What is this madness and why is it so addictive? So innovative, this is a sandwich with vivid energy, a food phenomenon that only seems to happen with two cultures run smack into each other. No doubt the bahn mi probably wouldn't have come to be if the French hadn't colonized Vietnam. They introduced liver pate and baguettes into the cultural lexicon, and lucky for everyone, the Vietnamese took those things under their arm and ran with them.

Grilled Beef Bahn Mi

You may substitute thinly sliced chicken breast or pork boston butt for the beef if you like.

Makes one large sandwich

1 1/2 pounds beef, such as boneless short rib or chuck eye steak, cut against the grain into thin slices

1 teaspoon grated fresh ginger

2 garlic cloves, grated

1/2 teaspoon salt

2 tablespoons sugar

20 turns freshly ground black pepper

1 tablespoon soy sauce

1 teaspoon dark sesame oil (can substitute vegetable oil)

1 loaf of french bread (a softer one is better than a crusty one)

1/2 bunch cilantro, washed and dried

1 hothouse cucumber, cut into thick batons

1/2 recipe carrot and daikon radish pickle (see below)


riracha chili sauce, or any good hot sauce


Marinate the beef at least one hour before cooking and as long as overnight. Combine the beef, grated ginger, grated garlic, salt, sugar, pepper, soy and sesame oil; set aside.

Make the carrot and daikon radish pickle (see below) and marinate.

Preheat the oven to 375. Bake the French bread until just crusty on the edges.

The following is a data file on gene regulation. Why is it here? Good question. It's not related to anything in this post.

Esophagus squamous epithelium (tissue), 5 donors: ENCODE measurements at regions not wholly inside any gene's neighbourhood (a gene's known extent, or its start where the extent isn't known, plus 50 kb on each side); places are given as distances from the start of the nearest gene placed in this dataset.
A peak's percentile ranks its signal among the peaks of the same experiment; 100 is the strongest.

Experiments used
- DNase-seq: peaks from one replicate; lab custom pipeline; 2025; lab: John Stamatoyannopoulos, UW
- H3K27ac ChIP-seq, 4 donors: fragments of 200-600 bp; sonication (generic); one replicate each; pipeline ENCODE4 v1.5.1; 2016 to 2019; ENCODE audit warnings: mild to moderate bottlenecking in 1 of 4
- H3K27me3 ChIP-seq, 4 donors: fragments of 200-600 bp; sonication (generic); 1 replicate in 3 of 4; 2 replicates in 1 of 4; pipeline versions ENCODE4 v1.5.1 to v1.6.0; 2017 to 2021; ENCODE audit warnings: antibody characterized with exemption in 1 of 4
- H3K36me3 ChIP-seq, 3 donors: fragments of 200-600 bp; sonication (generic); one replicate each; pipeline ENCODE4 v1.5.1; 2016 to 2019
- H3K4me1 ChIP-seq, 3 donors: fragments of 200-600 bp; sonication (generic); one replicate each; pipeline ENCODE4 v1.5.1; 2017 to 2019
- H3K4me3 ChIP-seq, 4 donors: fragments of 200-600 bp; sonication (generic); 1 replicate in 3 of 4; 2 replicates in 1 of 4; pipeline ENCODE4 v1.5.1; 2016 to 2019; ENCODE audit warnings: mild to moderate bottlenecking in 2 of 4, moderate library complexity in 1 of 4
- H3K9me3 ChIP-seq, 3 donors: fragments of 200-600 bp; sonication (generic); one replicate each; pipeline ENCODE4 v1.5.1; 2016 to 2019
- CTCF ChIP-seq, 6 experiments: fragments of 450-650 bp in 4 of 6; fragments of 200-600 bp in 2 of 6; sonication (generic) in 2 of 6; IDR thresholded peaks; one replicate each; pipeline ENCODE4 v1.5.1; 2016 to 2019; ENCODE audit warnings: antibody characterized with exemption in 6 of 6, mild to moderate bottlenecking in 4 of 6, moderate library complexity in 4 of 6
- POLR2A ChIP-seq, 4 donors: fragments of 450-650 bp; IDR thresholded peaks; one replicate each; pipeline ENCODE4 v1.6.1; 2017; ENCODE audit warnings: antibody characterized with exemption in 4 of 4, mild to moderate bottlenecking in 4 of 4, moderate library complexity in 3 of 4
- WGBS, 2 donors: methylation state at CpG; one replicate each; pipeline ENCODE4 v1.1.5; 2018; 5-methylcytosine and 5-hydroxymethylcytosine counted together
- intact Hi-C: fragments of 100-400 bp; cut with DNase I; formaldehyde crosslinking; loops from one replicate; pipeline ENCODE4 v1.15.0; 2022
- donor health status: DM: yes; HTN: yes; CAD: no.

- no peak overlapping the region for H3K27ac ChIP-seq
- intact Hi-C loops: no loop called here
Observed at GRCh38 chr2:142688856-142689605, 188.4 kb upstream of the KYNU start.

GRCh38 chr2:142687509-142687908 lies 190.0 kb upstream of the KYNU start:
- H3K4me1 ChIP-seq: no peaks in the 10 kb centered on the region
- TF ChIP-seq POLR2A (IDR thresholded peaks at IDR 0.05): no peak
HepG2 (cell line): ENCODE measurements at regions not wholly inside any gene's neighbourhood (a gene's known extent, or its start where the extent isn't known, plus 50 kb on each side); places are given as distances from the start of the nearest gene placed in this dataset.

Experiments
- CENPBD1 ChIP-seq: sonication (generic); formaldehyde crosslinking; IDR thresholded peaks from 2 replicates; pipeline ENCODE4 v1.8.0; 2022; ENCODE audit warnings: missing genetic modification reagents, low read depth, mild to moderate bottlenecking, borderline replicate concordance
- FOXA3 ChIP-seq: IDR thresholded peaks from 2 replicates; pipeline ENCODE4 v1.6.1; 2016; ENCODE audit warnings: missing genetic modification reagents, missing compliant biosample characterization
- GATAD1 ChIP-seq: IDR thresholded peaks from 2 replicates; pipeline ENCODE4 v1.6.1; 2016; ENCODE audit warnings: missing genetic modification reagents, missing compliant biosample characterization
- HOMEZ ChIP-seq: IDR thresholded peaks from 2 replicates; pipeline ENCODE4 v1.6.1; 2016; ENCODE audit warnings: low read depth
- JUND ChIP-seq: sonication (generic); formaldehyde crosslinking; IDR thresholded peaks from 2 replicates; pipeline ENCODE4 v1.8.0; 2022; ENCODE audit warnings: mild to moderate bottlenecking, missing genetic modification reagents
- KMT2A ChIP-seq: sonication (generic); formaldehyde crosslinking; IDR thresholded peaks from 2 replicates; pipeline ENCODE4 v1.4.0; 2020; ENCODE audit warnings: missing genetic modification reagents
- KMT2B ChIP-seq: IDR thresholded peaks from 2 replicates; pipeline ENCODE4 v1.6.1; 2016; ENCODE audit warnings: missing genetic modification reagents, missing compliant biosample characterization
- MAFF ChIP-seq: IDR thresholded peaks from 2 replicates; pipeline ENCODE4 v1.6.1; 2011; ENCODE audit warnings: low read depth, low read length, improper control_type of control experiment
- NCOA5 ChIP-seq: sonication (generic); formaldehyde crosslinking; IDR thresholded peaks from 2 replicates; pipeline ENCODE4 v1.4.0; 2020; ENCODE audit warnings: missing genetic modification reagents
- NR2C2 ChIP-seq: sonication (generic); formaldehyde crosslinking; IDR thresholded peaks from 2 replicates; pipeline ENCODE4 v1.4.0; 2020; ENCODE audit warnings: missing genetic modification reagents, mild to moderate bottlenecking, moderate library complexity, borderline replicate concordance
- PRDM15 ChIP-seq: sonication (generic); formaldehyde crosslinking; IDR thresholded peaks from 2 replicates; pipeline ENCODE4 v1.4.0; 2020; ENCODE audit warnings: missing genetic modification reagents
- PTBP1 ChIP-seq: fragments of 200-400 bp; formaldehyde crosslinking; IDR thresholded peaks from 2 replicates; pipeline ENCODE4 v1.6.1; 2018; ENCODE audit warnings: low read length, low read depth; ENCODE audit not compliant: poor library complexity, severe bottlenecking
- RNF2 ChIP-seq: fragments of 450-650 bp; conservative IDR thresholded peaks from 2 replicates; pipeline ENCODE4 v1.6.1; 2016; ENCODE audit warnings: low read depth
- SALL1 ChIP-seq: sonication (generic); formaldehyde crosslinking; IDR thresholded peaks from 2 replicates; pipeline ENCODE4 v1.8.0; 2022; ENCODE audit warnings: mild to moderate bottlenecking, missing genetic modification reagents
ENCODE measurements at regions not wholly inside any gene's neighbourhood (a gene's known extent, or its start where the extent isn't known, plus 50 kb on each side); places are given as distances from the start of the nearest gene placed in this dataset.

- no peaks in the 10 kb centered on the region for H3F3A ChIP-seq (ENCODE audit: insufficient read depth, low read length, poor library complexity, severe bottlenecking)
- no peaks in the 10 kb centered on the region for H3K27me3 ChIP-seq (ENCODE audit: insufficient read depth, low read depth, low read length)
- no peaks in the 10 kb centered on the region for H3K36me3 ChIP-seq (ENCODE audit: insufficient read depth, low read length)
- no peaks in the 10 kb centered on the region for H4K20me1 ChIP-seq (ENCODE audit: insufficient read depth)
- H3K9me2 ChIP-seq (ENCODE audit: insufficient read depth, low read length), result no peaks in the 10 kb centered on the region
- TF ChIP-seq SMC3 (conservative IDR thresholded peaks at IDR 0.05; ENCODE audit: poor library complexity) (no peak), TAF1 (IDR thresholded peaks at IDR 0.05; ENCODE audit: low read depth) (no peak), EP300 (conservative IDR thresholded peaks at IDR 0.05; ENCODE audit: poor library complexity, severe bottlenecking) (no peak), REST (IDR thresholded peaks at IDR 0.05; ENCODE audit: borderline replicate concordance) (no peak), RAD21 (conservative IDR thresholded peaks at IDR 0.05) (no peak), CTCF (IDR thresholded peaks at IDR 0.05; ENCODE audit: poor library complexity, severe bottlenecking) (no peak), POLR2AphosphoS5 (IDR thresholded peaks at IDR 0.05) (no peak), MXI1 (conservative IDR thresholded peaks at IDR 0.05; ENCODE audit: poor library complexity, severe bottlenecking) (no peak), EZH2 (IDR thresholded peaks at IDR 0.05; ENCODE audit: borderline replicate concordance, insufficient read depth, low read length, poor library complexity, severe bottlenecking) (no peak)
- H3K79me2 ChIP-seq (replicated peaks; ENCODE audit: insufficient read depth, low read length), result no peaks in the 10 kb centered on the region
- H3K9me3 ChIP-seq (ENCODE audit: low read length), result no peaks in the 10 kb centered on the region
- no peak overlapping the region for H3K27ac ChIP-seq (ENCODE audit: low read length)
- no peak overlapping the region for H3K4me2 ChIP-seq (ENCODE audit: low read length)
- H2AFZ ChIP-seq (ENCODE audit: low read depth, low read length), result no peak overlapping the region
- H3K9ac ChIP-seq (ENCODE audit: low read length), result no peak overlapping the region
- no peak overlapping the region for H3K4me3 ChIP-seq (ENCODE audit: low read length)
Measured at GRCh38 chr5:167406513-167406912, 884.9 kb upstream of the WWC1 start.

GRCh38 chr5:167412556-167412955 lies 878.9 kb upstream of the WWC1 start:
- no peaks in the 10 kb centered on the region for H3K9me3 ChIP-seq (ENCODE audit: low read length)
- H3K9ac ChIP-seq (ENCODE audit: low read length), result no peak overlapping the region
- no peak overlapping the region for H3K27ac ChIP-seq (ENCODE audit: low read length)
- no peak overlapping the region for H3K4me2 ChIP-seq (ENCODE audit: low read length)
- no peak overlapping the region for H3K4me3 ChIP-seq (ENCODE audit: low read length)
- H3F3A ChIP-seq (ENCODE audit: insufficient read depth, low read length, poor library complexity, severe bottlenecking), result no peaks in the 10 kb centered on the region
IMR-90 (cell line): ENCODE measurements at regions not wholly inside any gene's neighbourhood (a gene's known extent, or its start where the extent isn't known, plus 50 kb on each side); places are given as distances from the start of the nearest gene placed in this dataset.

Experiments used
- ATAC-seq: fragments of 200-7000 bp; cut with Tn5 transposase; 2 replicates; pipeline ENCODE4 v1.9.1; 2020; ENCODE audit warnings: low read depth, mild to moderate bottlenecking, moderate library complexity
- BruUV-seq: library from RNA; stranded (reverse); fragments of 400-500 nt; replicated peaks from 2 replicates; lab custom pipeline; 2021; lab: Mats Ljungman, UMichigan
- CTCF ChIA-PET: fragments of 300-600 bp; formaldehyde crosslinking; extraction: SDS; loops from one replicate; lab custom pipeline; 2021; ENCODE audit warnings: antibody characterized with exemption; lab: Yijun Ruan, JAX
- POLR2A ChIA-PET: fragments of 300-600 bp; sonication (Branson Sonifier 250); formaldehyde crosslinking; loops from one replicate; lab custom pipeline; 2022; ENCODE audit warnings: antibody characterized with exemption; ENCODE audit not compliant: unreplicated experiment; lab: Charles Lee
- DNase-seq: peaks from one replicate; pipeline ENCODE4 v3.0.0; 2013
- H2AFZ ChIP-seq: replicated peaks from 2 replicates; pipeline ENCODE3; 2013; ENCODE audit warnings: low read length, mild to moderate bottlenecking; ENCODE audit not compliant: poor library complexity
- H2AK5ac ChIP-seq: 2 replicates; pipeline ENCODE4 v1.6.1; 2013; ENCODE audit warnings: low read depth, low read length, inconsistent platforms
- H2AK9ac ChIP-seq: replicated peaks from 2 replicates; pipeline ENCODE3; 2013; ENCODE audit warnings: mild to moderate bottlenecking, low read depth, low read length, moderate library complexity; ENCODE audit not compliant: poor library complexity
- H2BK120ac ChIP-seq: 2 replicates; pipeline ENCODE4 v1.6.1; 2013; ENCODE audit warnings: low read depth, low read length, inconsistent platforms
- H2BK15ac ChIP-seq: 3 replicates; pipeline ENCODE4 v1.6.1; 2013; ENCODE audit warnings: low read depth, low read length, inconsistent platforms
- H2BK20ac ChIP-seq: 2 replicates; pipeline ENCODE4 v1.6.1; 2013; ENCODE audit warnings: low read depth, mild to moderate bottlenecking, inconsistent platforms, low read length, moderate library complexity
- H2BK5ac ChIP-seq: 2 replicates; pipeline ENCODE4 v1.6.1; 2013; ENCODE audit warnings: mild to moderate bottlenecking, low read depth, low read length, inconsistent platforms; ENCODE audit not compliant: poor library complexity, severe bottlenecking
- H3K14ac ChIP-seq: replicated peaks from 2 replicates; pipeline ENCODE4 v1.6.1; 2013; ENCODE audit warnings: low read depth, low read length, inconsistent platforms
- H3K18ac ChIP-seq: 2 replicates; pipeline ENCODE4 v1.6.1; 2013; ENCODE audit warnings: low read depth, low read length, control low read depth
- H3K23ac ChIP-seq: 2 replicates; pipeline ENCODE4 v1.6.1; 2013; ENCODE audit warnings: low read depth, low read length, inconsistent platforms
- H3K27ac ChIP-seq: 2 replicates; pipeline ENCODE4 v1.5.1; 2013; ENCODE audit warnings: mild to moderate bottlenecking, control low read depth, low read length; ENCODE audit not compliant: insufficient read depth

Heat a grill or a grill pan over medium-high heat. Blot excess marinade from the meat and grill quickly on each side until charred at the edges and cooked through.

Split the baguette lengthwise. Spread with mayonnaise and paint with as much sriracha as desired. Spread the other side with a thin layer of liverwurst. Lay the meat on the bottom and top with cucumber, carrot and daikon pickle and cilantro. Replace the top and cut into sections to serve.

Carrot and Daikon Pickle

Andrea Nguyen,

Into the Vietnamese Kitchen

Makes about 3 cups

1 large carrot, peeled and cut into thick matchsticks

1 pound daikon radish, no larger than 2 inches in diameter, peeled and cut into thick matchsticks

1 teaspoon salt

2 teaspoons plus 1/2 cup sugar

1 1/4 cups distilled white vinegar

1 cup lukewarm water

Place the carrot and daikon in a bowl and sprinkle with the salt and 2 teaspoons of the sugar. Use your hands to knead the vegetables for about 3 minutes, expelling the water from them. They will soften and liquid will pool at the bottom of the bowl. Stop kneading when you can bend a piece of daikon so that the ends touch but the daikon does not break. The vegetables should have lost about one-fourth of their volume. Drain in a colander and rinse under cold running water, then press gently to expel extra water. Return the vegetables to the bowl if you plan to eat them soon, or transfer them to a 1-quart jar for longer storage.

To make the brine, in a bowl, combine the 1/2 cup sugar, the vinegar, and the water and stir to dissolve the sugar. Pour over the vegetables. The brine should cover the vegetables. Let the vegetables marinate in the brine for at least 1 hour before eating. They will keep in the refrigerator for a week.